Habitat fragmentation is one of the main threat factors for tropical and subtropical forest ecosystems. It leads to a loss of biodiversity and to alterations of associated ecosystem processes. Seed dispersal by frugivorous animals is an important ecosystem process, as up to 90 percent of plant species in the tropics depend on animals that disperse their seeds. A variety of different animal species thereby act as dispersers, and they differ in quantity, quality and thus in effectiveness of seed dispersal services. Especially for bird species, which are an important guild of seed dispersers in ecosystems worldwide, disperser identification from fecal samples has so far been impossible. Recently, first attempts have been published using genetic methods to determine the identity of seed dispersers from fecal material enclosing dispersed seeds. In our project, we are using this novel approach to gain a better understanding of the effects of forest fragmentation on seed dispersal processes in subtropical forests. The project builds on a comprehensive dataset on plant-animal interaction networks in a fragmented forest landscape in KwaZulu-Natal, South Africa. The aim of the project is to correlate observation data from seed removal with actual seed deposition data of plant species. By doing so, we would like to assess the effect of observed changes in seed removal patterns in fragmented forests on seed deposition patterns. In the long-term, our project should lead to a better understanding of the effects of forest fragmentation on subtropical forest ecosystems.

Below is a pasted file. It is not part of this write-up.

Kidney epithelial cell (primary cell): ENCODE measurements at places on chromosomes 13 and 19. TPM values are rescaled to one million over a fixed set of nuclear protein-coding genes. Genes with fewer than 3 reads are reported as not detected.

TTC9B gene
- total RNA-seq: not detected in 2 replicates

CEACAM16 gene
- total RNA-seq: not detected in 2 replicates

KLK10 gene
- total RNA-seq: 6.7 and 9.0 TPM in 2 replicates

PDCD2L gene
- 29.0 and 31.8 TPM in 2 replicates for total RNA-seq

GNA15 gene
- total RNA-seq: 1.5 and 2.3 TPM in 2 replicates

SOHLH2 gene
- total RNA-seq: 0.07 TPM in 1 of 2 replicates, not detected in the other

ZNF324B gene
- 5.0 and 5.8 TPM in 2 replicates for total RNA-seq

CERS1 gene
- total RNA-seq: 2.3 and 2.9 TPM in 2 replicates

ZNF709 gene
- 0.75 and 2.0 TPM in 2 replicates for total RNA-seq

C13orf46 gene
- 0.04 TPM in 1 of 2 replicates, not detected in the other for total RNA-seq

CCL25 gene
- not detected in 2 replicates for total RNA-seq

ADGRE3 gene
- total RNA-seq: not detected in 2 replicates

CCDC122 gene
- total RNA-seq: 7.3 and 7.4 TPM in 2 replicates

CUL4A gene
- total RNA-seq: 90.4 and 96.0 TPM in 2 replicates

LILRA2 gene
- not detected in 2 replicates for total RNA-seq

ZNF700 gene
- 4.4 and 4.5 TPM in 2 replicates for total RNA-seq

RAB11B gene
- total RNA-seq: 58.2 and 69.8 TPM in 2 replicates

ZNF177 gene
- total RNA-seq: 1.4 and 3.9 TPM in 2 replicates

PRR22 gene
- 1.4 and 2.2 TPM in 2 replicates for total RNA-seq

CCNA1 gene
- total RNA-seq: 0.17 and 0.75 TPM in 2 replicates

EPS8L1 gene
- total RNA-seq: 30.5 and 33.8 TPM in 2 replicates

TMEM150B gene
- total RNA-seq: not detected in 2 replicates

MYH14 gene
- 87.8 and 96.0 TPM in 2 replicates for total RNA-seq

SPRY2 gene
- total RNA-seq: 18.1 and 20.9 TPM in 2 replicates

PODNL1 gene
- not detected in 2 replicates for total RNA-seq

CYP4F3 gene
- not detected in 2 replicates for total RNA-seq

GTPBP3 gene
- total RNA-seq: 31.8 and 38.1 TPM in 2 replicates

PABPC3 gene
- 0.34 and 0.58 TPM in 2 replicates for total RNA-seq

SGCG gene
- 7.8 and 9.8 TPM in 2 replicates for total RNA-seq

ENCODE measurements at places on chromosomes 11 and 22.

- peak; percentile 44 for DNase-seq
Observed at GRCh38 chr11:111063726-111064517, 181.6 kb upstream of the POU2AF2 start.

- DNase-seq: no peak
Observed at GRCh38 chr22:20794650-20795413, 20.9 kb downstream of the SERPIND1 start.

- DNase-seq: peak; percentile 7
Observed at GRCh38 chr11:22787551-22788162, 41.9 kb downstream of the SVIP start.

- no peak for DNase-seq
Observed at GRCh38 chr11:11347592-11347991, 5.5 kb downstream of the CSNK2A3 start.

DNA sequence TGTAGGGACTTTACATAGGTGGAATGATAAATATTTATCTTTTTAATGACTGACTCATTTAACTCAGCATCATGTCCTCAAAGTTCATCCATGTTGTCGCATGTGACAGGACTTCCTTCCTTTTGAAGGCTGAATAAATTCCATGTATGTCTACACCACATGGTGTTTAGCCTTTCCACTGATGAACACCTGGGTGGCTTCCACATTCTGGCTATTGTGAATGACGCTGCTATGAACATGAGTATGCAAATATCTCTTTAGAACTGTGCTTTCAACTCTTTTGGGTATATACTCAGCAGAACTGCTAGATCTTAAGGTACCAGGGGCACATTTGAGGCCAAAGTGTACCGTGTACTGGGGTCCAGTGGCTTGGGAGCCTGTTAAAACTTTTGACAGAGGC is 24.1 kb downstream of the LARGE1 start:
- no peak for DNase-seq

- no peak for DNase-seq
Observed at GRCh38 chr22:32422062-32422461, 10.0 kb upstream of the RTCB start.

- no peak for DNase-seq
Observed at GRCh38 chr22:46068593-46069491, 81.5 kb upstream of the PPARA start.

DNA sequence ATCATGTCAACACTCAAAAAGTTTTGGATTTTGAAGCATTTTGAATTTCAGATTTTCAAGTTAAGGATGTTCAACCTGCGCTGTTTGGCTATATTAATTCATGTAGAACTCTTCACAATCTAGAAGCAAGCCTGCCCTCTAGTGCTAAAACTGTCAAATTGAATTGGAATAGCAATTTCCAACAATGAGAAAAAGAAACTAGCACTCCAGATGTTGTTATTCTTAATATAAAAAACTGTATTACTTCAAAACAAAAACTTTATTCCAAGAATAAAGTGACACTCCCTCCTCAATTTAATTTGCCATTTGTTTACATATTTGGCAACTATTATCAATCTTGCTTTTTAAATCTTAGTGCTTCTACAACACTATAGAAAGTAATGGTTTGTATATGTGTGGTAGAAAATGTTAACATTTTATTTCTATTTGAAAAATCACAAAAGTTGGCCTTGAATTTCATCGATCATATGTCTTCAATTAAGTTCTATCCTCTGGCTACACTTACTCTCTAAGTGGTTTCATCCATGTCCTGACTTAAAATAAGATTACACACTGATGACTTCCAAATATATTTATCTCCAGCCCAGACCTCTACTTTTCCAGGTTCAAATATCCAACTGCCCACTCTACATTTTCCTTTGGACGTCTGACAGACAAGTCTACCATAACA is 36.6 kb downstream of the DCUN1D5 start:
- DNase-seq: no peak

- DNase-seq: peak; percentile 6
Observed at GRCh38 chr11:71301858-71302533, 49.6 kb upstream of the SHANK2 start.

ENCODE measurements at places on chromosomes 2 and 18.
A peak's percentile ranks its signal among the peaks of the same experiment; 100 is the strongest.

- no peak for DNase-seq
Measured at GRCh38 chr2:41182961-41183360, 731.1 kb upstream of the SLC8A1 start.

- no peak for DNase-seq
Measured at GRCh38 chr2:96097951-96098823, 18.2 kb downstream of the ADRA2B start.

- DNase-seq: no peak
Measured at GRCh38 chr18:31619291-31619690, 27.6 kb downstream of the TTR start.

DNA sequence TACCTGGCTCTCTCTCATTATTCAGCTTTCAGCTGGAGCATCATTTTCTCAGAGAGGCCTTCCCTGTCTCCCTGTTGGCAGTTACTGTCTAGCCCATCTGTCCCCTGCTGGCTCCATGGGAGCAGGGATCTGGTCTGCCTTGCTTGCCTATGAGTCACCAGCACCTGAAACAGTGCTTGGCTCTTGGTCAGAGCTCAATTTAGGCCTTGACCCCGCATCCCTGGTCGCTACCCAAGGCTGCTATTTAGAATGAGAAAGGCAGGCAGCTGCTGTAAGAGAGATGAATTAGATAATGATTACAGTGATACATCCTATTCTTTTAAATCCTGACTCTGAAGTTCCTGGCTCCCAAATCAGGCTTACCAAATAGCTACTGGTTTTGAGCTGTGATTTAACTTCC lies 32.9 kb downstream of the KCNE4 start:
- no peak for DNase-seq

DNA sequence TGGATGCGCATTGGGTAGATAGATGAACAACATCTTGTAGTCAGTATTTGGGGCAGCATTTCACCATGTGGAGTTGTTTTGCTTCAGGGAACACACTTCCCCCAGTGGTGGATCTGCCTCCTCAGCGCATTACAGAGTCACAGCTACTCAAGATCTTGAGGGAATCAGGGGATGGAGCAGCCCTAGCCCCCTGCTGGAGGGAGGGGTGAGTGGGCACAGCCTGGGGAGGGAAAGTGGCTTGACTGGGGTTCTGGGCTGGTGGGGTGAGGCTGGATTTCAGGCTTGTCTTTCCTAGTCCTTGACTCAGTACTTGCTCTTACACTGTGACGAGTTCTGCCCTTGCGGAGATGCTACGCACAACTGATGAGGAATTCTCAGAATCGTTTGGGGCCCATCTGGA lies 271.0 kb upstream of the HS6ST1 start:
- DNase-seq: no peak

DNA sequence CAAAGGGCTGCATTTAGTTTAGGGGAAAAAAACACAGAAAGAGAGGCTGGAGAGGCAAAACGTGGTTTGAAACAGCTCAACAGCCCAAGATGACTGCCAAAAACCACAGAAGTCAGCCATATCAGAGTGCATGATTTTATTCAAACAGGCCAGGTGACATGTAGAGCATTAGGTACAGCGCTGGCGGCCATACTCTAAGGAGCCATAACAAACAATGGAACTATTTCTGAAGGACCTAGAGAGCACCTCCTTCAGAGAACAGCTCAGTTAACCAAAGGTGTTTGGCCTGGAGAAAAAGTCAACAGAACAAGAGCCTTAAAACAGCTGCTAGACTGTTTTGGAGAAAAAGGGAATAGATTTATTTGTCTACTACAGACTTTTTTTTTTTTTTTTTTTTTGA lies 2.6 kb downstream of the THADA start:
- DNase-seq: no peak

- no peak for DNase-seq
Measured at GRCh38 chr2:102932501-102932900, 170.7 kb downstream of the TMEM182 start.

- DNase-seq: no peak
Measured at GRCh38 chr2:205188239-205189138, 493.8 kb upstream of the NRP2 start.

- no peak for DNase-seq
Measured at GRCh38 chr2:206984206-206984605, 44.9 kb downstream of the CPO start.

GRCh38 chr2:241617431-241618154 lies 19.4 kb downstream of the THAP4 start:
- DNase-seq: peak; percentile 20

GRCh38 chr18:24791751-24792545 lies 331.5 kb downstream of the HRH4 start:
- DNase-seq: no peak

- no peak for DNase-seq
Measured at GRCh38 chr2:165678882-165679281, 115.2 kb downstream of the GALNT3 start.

This project is supported by the Schimper-Stiftung

Analyzing the movement behavior of Red Kites (Milvus milvus)

Rotmilan (Milvus milvus). @ S. RösnerIn an association of research, planning, authorities and conservationists, we study ecological principles for the protection and development of the Red Kite population in Hesse. The Red Kite (Milvus milvus) probably is the species that is most frequently discussed in context of the expansion of wind energy. Approximately 50% of the world population of this threatened species breeds in Germany, which gives rise to a special responsibility for its protection and preservation. Its breeding and foraging habitats often overlap with the position of wind farms. Therefore, it appears to be the most frequent collision victim of wind turbines in relation to the number of individuals. In order to be able to assess the impact on the Red Kite through different forms of land use, and in particular by wind turbines, more detailed, it is essential to understand the individual movement patterns of these highly mobile animals. By analyzing the movement behavior of Red Kites, habitats and landscape structures with increased potential for conflict can be identified, and the risks posed by wind turbines can get assessed more detailed. Hence, recommendations for suitable wind park positions can be derived or methods to keep Red Kites out of the danger zone of wind turbines can be evaluated and developed further.